The Eel is oviparous and its spawning-ground is in the deep waters of the Atlantic Ocean near the Bermudas. Thence the larval "Ribbon-eels" travel eastward, a direction of migration which is instinctive and not due to the drift of the current, as is proved by experiments with bottles and the like cast overboard. After a journey which lasts for about two years the young Eels in their third year, when about three inches in length, enter the European rivers, being now known as Elvers or "Glass-Eels." They ascend the rivers in spring, travelling in compact bodies and swimming close to the river-banks. They show remarkable determination in their upward journey, overcoming such obstacles as waterfalls by wriggling through the grass upon the banks. Examination of the growth-rings on the minute scales, on the otoliths ("ear-stones"), and on the centra of the vertebrae, shows that at three years of age, after a year in fresh p. lxxiiiwater, an eel is about 3½ inches long, at 5 years it is about 6 inches, at 8 years about 1 foot, and at 13 years nearly 2 feet in length.

Eels do not spawn in fresh waters. When the period of maturity approaches and with it the reproductive impulse, at the age of from 6 to 10 years, they become silvery in appearance ("Silver-eels"), their eyes become larger, and they make for the rivers in which they descend to the sea. Having reached the sea they travel oceanwards, at an average rate of more than 9 miles a day, on their final journey — pour l'amour et pour la mort — of over 2000 miles to their breeding-ground in the depth so like Ocean, where they spawn and die.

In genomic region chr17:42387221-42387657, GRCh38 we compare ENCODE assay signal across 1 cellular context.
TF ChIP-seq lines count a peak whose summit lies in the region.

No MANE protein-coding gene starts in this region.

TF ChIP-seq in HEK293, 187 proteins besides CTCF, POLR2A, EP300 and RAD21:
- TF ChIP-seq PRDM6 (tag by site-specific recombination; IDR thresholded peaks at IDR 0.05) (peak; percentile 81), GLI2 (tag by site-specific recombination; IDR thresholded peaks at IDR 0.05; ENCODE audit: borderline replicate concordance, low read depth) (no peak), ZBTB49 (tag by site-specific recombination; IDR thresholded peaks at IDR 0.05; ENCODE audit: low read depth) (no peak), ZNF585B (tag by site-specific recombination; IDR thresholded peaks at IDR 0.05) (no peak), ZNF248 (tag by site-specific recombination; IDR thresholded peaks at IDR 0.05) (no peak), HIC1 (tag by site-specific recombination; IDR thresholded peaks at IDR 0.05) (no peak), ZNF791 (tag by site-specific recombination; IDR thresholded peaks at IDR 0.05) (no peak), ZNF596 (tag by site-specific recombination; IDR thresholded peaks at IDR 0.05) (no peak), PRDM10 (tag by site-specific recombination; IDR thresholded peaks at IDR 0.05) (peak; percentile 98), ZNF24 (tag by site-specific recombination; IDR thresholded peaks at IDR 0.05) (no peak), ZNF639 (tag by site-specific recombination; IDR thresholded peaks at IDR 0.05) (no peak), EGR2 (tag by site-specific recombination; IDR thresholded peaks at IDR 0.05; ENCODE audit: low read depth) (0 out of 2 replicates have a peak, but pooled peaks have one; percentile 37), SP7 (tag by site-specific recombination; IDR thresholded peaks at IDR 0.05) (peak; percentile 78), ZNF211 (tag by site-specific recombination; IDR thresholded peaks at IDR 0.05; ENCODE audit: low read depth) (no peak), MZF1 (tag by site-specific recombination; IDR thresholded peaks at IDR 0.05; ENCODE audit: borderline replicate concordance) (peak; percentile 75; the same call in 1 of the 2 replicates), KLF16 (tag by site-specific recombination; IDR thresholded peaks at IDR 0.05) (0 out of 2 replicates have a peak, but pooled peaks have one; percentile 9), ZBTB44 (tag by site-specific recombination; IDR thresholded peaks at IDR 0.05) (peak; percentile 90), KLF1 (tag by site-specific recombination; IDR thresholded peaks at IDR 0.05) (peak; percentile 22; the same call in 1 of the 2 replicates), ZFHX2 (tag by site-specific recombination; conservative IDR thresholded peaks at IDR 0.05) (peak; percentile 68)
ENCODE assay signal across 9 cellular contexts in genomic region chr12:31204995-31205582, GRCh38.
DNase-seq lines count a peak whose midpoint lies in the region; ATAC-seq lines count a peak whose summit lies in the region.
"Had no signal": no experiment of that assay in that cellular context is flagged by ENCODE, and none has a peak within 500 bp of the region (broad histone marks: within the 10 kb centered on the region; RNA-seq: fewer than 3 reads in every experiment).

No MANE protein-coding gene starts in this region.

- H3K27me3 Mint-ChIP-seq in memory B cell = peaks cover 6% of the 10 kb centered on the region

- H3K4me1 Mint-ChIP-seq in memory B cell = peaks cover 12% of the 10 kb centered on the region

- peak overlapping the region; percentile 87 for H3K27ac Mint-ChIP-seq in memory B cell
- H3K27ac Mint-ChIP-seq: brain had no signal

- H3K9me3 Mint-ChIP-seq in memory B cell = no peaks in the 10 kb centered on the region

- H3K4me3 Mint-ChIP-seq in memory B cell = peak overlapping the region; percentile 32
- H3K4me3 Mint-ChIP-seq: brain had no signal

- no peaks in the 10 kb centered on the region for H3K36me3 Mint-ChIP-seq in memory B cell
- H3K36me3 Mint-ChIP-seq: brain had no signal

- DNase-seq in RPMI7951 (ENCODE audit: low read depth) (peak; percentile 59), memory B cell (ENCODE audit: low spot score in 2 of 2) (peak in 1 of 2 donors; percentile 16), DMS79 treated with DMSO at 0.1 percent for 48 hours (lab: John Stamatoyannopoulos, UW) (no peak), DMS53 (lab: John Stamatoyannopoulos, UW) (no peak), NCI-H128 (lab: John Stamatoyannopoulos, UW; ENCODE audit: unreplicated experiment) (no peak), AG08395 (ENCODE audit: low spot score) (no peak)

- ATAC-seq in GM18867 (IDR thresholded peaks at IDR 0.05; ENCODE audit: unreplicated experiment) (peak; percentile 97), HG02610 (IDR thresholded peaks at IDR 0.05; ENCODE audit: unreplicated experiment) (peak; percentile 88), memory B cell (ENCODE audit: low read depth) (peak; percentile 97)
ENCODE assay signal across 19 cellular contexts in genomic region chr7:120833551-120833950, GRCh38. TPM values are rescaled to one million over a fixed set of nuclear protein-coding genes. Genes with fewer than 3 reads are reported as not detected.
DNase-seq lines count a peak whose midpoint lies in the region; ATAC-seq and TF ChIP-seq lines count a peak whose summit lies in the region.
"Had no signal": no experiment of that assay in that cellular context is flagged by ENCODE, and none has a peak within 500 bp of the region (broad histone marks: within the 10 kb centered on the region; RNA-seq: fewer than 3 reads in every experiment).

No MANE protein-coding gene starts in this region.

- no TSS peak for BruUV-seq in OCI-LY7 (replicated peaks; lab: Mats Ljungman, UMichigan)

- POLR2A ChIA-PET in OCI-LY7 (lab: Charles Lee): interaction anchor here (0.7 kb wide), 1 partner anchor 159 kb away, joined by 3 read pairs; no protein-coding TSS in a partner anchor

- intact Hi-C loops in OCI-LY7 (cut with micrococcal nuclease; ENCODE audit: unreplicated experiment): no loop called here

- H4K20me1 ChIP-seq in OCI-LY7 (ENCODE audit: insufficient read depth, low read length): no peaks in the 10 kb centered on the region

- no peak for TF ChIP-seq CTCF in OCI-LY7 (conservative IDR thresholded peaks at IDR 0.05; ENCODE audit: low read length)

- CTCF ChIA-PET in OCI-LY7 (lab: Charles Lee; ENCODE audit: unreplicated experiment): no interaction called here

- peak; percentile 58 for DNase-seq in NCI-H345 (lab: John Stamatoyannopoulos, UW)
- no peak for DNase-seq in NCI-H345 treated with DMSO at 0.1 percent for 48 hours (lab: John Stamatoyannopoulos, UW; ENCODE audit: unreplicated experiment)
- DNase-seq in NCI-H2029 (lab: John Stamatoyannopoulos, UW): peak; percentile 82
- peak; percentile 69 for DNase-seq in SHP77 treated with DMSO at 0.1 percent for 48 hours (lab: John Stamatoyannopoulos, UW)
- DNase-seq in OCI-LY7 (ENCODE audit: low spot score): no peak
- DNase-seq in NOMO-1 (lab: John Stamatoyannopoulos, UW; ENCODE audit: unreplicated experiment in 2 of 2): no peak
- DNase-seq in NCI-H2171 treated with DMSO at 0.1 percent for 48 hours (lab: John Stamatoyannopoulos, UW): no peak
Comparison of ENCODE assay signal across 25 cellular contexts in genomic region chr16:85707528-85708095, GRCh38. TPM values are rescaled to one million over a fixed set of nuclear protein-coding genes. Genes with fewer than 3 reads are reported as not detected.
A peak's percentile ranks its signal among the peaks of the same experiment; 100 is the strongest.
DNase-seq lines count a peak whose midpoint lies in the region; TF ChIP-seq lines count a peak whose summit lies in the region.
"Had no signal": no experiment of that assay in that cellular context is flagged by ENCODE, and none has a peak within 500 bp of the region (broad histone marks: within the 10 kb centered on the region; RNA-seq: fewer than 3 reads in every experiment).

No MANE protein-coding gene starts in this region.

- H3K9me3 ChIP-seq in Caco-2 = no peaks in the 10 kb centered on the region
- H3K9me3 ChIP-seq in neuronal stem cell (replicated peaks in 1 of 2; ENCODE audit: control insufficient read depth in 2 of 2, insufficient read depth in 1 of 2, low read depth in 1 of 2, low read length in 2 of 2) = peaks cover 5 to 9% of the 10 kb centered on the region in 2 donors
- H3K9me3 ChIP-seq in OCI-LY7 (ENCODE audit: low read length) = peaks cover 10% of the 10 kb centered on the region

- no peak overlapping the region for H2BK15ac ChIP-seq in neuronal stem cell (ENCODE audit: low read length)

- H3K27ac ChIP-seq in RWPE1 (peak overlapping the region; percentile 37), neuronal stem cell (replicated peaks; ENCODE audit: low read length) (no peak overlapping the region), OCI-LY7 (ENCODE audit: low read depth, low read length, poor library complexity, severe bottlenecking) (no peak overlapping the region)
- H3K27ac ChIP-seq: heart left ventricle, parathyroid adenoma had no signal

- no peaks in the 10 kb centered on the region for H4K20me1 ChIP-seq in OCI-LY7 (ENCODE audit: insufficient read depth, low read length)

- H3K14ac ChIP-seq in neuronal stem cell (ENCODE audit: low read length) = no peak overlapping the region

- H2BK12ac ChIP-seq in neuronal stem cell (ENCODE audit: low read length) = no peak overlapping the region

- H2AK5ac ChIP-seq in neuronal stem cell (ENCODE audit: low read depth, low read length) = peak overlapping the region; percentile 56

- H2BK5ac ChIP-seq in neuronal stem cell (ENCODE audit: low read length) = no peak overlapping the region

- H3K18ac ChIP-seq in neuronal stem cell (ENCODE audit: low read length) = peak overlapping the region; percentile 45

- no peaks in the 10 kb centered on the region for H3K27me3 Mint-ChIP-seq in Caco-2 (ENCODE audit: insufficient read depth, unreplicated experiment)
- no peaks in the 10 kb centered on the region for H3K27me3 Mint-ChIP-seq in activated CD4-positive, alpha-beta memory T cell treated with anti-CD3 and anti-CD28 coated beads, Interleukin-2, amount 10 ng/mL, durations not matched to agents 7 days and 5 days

The occurrence of Eels in land-locked waters, which seemed to complicate the problem of their origin and mode of propagation, is explained by the ability of the Eel to exist for a considerable time out of the water (A. 592 A13, Plin. IX c. 38) and to the agility of the young Eels in travelling for some distance overland (A. Part. An. 696 A5, Theophrast. περὶ ἰχθύων τῶν ἐν τῷ ξηρῷ διατριβόντων fr. 171), and so making their way even into waters from which the adult Eels under the reproductive impulse in vain endeavour to escape. On the other hand there are no Eels in the Danube, nor in the Black Sea or the Caspian Sea, these waters being beyond the reach of the young eels migrating from the Atlantic Ocean.

Cf. J. Schmidt, "The Breeding-place of the Eel," Ann. Rep. Smithsonian Inst. Washington, 1924 [1925], pp279‑316; C. Rabot, "Les Anguilles du Pacifique," Nature, Paris, 1926, pp113‑118; K. Marcus, "Über Alter und Wachstum des Aales," Jahrb. Hamburg wiss. Anst. XXXVI (1919), pp1‑70.